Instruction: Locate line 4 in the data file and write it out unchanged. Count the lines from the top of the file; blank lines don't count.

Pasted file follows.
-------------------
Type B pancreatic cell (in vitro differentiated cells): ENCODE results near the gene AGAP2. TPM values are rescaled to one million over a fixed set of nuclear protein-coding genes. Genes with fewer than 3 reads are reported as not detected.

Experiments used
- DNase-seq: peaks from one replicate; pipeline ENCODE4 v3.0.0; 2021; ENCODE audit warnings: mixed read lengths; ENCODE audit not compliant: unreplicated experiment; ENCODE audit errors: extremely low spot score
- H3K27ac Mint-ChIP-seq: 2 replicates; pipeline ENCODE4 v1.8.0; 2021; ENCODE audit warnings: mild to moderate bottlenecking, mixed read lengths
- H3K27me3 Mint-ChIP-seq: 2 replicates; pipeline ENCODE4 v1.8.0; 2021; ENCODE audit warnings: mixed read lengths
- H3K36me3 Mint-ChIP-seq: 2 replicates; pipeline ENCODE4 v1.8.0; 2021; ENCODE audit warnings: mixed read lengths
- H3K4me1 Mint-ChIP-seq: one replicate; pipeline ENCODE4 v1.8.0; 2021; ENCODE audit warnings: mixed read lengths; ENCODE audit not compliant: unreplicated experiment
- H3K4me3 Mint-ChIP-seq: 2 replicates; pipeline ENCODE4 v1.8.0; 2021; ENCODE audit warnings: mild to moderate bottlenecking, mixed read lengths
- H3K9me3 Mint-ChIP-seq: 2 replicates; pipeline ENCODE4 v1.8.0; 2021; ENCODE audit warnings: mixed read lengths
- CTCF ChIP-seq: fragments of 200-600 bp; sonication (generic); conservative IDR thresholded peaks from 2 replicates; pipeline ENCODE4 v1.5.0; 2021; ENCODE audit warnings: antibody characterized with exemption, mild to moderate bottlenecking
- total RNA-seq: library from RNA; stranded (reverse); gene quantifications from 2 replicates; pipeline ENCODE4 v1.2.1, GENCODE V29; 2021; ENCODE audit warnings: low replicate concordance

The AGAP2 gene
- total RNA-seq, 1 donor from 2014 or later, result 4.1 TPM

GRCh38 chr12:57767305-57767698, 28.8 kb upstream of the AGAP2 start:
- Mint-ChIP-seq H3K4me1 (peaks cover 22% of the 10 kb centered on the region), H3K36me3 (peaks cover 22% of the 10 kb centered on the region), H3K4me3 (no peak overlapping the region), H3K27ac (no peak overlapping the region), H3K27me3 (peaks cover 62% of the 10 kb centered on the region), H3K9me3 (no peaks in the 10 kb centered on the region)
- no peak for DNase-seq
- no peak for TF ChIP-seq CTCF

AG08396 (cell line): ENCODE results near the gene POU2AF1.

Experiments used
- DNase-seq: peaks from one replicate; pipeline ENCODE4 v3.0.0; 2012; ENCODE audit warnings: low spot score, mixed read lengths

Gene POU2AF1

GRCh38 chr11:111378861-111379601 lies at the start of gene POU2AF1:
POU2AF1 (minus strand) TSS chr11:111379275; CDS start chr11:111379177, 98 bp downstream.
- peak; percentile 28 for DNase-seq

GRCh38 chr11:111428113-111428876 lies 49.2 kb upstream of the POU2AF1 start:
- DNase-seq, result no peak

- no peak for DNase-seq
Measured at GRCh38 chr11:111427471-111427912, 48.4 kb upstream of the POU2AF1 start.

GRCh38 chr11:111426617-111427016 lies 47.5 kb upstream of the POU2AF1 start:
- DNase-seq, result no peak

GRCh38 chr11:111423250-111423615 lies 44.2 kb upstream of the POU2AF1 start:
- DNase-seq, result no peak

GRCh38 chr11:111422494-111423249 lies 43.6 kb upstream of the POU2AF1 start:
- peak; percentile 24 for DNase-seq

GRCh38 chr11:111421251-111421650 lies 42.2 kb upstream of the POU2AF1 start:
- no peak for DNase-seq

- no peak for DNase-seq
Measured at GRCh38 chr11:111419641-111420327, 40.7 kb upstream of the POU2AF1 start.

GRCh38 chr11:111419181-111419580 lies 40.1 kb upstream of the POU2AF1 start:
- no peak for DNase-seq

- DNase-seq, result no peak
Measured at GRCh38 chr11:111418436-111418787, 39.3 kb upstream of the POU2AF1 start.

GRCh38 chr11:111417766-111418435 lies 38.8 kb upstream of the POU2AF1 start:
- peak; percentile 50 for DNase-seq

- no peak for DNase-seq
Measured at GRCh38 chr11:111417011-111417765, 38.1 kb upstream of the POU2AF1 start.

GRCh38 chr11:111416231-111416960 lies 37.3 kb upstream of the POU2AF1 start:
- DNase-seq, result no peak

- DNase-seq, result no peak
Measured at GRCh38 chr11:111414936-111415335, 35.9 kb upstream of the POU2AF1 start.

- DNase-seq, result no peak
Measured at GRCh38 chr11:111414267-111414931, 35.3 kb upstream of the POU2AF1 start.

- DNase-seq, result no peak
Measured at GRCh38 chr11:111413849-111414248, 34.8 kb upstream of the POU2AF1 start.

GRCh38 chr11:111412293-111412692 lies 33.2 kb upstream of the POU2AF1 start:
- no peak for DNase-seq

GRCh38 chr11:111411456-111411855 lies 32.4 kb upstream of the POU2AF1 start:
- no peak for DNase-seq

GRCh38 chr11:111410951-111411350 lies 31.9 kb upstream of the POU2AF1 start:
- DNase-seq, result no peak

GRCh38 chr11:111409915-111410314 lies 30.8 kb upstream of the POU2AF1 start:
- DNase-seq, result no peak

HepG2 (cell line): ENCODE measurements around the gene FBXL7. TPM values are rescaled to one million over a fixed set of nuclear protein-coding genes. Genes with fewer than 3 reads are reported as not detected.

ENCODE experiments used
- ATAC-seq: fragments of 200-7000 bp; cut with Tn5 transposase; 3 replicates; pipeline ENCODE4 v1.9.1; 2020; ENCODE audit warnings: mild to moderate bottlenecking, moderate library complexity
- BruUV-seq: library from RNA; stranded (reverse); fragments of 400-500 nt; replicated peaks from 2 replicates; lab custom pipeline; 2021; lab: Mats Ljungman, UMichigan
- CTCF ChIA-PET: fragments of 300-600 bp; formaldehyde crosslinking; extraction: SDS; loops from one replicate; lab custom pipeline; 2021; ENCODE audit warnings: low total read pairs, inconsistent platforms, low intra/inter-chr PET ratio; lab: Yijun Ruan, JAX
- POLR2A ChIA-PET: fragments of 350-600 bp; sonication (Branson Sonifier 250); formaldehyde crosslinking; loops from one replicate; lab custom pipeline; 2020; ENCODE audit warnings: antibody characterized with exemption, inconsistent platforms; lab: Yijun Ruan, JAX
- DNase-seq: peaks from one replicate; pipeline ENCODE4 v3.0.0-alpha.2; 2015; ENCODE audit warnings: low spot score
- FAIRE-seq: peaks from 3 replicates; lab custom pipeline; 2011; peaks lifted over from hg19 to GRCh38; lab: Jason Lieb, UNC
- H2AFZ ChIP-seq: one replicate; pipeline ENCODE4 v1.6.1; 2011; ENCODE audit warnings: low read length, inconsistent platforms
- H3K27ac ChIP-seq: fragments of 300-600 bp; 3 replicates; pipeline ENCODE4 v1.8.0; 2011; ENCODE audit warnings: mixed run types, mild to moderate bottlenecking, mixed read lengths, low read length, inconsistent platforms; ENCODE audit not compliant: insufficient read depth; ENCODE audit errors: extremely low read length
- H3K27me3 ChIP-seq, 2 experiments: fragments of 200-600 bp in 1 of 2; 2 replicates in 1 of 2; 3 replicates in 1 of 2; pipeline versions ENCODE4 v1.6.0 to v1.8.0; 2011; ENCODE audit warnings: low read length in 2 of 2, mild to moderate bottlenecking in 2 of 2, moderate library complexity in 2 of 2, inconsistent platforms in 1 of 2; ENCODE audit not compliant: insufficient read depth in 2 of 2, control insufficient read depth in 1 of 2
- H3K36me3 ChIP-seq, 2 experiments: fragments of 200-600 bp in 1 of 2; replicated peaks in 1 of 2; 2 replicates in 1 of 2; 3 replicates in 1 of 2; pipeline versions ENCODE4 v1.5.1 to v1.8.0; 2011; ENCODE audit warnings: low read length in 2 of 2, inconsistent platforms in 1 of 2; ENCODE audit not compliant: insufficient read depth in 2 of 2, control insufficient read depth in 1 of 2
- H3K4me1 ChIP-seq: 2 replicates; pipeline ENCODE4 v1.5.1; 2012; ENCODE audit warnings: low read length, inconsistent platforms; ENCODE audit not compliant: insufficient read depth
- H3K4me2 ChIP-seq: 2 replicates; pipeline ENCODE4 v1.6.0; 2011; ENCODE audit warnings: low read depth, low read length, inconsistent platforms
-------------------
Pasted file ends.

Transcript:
- H3K27ac Mint-ChIP-seq: 2 replicates; pipeline ENCODE4 v1.8.0; 2021; ENCODE audit warnings: mild to moderate bottlenecking, mixed read lengths